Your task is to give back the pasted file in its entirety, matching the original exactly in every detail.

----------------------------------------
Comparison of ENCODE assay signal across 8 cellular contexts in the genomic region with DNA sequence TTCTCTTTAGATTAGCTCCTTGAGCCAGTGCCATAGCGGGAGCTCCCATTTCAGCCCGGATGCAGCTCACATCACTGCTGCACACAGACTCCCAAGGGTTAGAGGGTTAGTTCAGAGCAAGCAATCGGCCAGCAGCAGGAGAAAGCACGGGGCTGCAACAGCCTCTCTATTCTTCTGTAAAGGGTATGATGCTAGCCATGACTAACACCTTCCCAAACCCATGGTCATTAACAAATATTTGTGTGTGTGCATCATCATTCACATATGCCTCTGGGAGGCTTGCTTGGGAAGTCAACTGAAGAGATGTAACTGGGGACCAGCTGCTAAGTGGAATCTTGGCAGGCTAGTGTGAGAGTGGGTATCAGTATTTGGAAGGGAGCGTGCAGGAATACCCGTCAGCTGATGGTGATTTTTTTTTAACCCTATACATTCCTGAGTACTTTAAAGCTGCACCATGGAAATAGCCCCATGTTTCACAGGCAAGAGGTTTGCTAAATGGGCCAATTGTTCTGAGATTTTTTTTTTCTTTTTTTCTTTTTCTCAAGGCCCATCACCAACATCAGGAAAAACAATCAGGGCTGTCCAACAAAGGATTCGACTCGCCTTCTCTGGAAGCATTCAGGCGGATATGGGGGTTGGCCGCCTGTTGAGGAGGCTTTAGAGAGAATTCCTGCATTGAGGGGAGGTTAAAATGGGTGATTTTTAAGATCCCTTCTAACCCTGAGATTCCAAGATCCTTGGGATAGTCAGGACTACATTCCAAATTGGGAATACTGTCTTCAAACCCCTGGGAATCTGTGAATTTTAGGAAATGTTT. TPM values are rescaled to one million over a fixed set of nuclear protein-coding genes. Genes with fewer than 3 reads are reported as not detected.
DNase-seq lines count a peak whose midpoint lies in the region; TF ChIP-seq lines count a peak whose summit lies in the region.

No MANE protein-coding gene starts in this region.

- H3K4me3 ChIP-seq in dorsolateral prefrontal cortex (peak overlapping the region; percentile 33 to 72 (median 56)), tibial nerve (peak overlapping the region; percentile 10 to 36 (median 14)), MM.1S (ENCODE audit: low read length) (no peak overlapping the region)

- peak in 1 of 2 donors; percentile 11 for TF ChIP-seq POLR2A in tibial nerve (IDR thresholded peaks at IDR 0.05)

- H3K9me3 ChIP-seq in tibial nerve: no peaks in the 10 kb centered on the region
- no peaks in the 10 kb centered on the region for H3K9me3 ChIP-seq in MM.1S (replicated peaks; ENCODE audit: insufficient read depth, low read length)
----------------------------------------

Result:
Comparison of ENCODE assay signal across 8 cellular contexts in the genomic region with DNA sequence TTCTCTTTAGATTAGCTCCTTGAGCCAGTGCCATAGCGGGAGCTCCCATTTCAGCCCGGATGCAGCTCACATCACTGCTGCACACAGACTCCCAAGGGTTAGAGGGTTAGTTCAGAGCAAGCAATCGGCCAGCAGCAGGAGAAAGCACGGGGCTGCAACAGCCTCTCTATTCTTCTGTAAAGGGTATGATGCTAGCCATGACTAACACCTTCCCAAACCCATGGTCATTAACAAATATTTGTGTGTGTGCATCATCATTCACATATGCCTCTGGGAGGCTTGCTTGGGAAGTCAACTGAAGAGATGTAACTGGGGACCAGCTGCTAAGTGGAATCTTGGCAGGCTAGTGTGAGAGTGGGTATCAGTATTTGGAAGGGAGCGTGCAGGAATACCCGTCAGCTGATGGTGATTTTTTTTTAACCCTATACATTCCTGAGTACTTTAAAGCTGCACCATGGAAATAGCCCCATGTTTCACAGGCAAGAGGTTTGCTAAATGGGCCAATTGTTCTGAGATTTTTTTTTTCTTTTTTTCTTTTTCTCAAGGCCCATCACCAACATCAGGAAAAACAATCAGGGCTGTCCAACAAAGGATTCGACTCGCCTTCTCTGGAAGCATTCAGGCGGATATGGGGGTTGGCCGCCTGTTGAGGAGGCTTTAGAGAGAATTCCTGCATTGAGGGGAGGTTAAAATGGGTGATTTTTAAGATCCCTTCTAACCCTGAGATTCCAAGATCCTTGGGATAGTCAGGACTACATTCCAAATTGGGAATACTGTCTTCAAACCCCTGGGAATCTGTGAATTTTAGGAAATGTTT. TPM values are rescaled to one million over a fixed set of nuclear protein-coding genes. Genes with fewer than 3 reads are reported as not detected.
DNase-seq lines count a peak whose midpoint lies in the region; TF ChIP-seq lines count a peak whose summit lies in the region.

No MANE protein-coding gene starts in this region.

- H3K4me3 ChIP-seq in dorsolateral prefrontal cortex (peak overlapping the region; percentile 33 to 72 (median 56)), tibial nerve (peak overlapping the region; percentile 10 to 36 (median 14)), MM.1S (ENCODE audit: low read length) (no peak overlapping the region)

- peak in 1 of 2 donors; percentile 11 for TF ChIP-seq POLR2A in tibial nerve (IDR thresholded peaks at IDR 0.05)

- H3K9me3 ChIP-seq in tibial nerve: no peaks in the 10 kb centered on the region
- no peaks in the 10 kb centered on the region for H3K9me3 ChIP-seq in MM.1S (replicated peaks; ENCODE audit: insufficient read depth, low read length)